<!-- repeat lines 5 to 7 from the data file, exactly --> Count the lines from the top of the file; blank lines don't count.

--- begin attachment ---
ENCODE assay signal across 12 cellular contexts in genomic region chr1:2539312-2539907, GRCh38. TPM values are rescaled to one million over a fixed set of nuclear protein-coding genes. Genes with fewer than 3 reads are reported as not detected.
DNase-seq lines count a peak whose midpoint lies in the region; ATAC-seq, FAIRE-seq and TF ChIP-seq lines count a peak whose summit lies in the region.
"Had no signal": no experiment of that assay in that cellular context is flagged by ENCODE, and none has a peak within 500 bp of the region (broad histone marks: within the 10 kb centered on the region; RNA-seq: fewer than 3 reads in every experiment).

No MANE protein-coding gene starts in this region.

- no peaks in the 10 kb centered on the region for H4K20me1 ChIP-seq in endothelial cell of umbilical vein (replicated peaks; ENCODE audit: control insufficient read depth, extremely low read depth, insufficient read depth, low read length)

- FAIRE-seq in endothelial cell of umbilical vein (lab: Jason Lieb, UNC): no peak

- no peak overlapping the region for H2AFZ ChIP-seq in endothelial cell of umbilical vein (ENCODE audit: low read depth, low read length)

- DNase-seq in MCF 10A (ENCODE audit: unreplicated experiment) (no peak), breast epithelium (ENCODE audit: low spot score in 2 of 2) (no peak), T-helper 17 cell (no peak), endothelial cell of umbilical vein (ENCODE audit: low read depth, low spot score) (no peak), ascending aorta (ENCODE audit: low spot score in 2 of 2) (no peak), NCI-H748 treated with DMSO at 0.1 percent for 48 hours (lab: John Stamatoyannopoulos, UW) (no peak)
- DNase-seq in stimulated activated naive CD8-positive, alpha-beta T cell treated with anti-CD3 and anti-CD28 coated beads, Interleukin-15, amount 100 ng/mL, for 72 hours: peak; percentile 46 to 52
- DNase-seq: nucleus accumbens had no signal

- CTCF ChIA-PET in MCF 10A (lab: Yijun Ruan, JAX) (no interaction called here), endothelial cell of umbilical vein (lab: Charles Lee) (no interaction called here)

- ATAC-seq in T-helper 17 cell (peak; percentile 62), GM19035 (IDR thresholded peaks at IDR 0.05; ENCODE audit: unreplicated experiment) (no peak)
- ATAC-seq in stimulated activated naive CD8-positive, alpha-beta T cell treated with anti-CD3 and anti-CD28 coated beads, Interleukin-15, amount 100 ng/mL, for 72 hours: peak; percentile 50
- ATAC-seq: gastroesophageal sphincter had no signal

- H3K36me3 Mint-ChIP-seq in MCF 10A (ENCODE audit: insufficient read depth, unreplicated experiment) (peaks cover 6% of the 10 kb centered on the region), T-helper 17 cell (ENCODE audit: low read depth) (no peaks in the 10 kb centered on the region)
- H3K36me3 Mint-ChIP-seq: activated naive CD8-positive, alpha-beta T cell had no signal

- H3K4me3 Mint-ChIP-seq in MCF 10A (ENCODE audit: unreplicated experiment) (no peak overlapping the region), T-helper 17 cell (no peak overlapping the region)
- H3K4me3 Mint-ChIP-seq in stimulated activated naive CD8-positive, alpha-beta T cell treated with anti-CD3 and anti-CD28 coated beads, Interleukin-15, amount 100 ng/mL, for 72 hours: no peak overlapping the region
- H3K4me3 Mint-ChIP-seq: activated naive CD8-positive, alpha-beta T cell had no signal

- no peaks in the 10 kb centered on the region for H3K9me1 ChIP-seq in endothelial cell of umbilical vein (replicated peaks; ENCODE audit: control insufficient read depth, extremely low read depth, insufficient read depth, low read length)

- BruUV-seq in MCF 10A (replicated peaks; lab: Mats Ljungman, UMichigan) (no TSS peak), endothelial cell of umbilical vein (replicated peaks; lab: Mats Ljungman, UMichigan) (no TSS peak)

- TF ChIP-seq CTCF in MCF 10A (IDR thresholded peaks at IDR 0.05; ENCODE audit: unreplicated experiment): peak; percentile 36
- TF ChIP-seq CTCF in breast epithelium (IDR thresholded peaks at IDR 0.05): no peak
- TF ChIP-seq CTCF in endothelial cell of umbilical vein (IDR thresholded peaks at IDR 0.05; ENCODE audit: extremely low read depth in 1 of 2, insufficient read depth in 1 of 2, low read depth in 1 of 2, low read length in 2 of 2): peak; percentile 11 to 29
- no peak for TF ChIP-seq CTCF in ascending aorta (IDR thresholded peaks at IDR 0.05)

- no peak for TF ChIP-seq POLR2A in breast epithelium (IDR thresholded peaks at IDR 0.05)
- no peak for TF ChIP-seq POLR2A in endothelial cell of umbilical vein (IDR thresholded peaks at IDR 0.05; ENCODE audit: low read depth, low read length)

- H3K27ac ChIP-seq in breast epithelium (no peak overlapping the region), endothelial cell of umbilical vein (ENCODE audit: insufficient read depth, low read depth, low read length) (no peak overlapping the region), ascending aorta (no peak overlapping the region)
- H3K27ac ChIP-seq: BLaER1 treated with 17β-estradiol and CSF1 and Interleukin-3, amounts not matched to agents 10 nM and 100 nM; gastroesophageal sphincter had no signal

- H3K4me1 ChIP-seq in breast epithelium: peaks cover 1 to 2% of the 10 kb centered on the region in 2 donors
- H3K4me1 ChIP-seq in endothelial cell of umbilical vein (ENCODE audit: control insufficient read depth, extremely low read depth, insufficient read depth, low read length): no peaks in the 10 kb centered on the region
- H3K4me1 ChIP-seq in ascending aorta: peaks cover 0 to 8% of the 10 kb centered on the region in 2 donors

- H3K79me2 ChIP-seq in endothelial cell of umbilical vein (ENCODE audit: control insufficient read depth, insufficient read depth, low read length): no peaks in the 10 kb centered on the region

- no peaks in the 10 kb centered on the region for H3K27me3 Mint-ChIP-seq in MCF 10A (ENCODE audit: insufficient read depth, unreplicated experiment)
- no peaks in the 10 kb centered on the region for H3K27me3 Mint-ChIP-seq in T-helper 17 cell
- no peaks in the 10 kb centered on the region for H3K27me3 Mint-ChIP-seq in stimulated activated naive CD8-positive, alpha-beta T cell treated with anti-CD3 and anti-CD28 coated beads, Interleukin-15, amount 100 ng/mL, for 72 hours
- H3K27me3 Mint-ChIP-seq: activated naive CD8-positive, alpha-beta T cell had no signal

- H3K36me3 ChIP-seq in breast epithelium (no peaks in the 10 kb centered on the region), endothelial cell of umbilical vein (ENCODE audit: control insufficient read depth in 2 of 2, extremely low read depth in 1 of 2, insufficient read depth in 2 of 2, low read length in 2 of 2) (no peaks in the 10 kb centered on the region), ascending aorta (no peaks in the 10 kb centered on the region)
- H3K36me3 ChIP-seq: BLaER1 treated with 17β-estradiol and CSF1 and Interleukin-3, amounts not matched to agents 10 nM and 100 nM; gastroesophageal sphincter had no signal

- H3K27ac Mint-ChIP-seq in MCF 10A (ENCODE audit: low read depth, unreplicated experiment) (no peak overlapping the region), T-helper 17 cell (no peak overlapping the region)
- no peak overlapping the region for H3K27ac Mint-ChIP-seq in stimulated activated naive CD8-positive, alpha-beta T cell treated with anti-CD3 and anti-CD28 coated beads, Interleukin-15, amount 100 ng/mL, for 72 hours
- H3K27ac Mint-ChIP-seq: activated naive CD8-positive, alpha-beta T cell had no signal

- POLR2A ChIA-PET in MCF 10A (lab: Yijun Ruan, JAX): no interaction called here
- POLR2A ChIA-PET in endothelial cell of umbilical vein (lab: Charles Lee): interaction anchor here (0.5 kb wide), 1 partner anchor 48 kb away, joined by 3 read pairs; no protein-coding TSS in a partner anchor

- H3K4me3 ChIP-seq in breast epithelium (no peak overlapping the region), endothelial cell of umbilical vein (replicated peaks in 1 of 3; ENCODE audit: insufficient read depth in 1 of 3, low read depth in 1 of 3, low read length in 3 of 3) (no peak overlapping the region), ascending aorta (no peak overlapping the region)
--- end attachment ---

- no peaks in the 10 kb centered on the region for H4K20me1 ChIP-seq in endothelial cell of umbilical vein (replicated peaks; ENCODE audit: control insufficient read depth, extremely low read depth, insufficient read depth, low read length)

- FAIRE-seq in endothelial cell of umbilical vein (lab: Jason Lieb, UNC): no peak

- no peak overlapping the region for H2AFZ ChIP-seq in endothelial cell of umbilical vein (ENCODE audit: low read depth, low read length)